“Re-master” – Normally used to describe an old song which has had some up to date sound production techniques used to brighten up and add depth to recordings made on old technology. You would not expect a re-master to have any additional elements or pets on it. It should be the same as the original with just up to date sound processing. Also see “original mix” “Remix” “Re-master” “edit” “radio edit” “bootleg” “re-rub” “White-label” and “Mash-up” – The Biggest issue with all these terms is that they have often been used by fashions or scenes to imply more than what they were originally. This has led to confusion as some producers now release their own mashups which are actually re-edits, or remixes which are actually mash-ups etc. The term bootleg can now mean any edit or remix of anything but originally was only used to describe illegal copies. Language evolves, especially amongst current fashions and trends. This list is not trying to say what things are, we just want to give some basis from which  people can choose how they use language.

“re-rub” – Similar to an edit, often with some kind of mastering so the sound quality is improved. Sometimes with additional elements. Also see “original mix” “Remix” “Re-master” “edit” “radio edit” “bootleg” “re-rub” “White-label” and “Mash-up” – The Biggest issue with all these terms is that they have often been used by fashions or scenes to imply more than what they were originally. This has led to confusion as some producers now release their own mashups which are actually re-edits, or remixes which are actually mash-ups etc. The term bootleg can now mean any edit or remix of anything but originally was only used to describe illegal copies. Language evolves, especially amongst current fashions and trends. This list is not trying to say what things are, we just want to give some basis from which  people can choose how they use language.

Requests – the public and the people dancing at clubs or parties may often request a song from the DJ. It depends what type of request it is, what type of party it is, and what type of DJ you are whether you play it or not.

Rewind – spinning the song back to the beginning to play it again because the crowd liked it.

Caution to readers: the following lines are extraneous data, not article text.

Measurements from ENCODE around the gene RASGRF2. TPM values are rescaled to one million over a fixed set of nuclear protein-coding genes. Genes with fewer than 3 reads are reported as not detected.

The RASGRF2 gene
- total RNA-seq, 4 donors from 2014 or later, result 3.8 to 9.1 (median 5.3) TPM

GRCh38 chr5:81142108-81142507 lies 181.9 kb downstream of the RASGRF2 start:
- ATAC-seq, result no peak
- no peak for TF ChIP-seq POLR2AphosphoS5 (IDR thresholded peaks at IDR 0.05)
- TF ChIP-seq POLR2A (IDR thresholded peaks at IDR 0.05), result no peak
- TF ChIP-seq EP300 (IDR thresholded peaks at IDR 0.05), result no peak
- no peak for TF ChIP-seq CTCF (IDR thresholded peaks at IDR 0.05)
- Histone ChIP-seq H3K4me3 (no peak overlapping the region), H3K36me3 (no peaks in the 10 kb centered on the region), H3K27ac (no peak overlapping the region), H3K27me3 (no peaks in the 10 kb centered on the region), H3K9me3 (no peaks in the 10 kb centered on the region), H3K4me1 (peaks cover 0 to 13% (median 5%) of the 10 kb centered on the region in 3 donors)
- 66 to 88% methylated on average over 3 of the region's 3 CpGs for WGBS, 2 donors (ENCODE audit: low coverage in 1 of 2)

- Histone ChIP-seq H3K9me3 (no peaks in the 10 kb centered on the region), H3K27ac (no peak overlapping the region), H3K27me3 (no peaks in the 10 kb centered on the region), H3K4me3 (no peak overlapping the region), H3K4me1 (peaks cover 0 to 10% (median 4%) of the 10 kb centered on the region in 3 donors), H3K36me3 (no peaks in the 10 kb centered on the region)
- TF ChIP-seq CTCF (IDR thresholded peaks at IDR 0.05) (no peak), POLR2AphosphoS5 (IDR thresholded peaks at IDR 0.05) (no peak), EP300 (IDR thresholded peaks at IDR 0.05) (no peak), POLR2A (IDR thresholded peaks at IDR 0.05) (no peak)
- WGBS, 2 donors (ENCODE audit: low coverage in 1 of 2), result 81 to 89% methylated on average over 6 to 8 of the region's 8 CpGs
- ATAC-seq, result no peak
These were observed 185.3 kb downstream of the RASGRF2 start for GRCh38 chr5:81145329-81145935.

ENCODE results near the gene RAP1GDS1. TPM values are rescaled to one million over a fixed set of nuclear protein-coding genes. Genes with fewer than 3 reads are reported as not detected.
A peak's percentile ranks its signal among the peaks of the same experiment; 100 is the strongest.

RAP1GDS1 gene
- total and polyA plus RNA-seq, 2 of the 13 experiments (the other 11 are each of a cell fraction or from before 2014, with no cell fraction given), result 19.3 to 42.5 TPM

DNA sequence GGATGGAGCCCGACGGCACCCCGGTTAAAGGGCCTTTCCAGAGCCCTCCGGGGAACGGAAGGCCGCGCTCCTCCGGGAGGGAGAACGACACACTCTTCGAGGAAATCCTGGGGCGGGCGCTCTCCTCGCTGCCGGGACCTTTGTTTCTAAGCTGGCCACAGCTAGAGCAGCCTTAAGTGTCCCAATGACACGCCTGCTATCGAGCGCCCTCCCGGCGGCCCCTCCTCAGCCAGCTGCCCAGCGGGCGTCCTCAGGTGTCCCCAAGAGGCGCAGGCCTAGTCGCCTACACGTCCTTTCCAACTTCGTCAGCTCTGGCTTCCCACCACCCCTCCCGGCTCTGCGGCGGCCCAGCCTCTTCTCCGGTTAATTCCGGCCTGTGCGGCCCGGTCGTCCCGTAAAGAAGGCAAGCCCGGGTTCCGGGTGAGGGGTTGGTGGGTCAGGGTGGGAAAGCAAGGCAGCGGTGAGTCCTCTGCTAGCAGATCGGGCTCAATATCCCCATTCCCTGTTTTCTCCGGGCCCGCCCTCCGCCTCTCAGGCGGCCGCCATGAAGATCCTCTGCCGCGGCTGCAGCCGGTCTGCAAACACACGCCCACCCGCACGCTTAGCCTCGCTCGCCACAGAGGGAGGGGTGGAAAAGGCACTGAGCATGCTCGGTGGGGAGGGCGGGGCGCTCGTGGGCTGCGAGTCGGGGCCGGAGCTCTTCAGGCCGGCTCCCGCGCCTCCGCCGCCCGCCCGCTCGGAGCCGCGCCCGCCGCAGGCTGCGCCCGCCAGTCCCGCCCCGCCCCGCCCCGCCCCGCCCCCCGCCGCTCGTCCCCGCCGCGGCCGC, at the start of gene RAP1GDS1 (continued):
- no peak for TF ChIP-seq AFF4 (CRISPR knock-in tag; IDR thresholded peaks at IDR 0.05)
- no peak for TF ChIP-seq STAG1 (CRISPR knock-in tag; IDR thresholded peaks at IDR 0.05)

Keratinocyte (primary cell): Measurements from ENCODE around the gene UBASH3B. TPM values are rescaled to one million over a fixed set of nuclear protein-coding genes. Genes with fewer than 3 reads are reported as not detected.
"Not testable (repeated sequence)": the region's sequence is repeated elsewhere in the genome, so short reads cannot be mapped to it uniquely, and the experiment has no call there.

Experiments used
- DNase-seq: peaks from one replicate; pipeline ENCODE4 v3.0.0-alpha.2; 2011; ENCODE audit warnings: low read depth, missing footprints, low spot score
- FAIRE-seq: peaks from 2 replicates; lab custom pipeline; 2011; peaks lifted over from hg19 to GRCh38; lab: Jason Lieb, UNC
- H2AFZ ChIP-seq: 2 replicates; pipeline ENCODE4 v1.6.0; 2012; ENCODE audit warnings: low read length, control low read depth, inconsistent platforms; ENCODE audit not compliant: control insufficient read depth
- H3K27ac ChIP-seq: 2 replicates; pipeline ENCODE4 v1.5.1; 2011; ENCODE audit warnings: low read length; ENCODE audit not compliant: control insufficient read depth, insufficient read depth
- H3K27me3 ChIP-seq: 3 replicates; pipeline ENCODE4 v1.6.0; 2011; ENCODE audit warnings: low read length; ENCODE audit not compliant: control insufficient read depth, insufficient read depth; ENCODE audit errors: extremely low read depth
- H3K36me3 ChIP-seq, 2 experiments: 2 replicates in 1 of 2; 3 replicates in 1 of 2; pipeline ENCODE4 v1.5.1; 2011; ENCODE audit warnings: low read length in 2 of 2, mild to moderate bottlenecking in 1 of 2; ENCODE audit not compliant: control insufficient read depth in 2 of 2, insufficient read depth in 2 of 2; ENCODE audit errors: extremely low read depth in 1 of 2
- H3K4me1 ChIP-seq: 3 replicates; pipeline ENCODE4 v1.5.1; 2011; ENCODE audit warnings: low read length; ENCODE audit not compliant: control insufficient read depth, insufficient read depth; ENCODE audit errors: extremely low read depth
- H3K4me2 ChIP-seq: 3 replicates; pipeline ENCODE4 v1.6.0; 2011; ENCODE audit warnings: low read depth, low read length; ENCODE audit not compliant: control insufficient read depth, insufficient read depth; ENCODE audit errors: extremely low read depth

Riff – the recognisable bit of a song you remember, hum, sing along to.

Sample – any bit of music used to make new music, often a break or stab.

Scratch – move the disc back and forth with your hand to alter the music, normally done with another song playing as a background. Scratch techniques can also use two hands with the second hand using the “cross-fader” to “transform” the scratch sound.

Scribbling – a basic scratch technique where you just move back and forward around a sound – experiment, you may find you like it!

Set – A DJs “set” is the selection of songs he or she plays during a performance. A good “set” takes listeners on a musical journey, through several different moods, hopefully climaxing one or more times. The “set” also refers to the selection of records a DJ plans to play, i.e. a DJ can plan a “Set” but then during a performance he or she may change the order of songs in their “set” or change songs entirely to suit the mood of the crowd. Unless you are playing to a stadium of people who expect you to deliver exactly what they expect a “Set” should never really be decided before a performance as this would leave no room to react to the crowd.

Song – a track or tune.

Sound Desk – An external array of faders and controls for the audio signals being generated by instruments on a stage or in a studio. DJ mixers are all “Sound Desks” but with the outstanding addition of a “crossfader”.

Sound Engineer – A qualified and/or extremely experienced self-taught professional who manages the “Sound System.” The term sound engineer is also applied to the person who uses a “Sound Desk” to mix the signals coming from a band on stage or during a studio recording.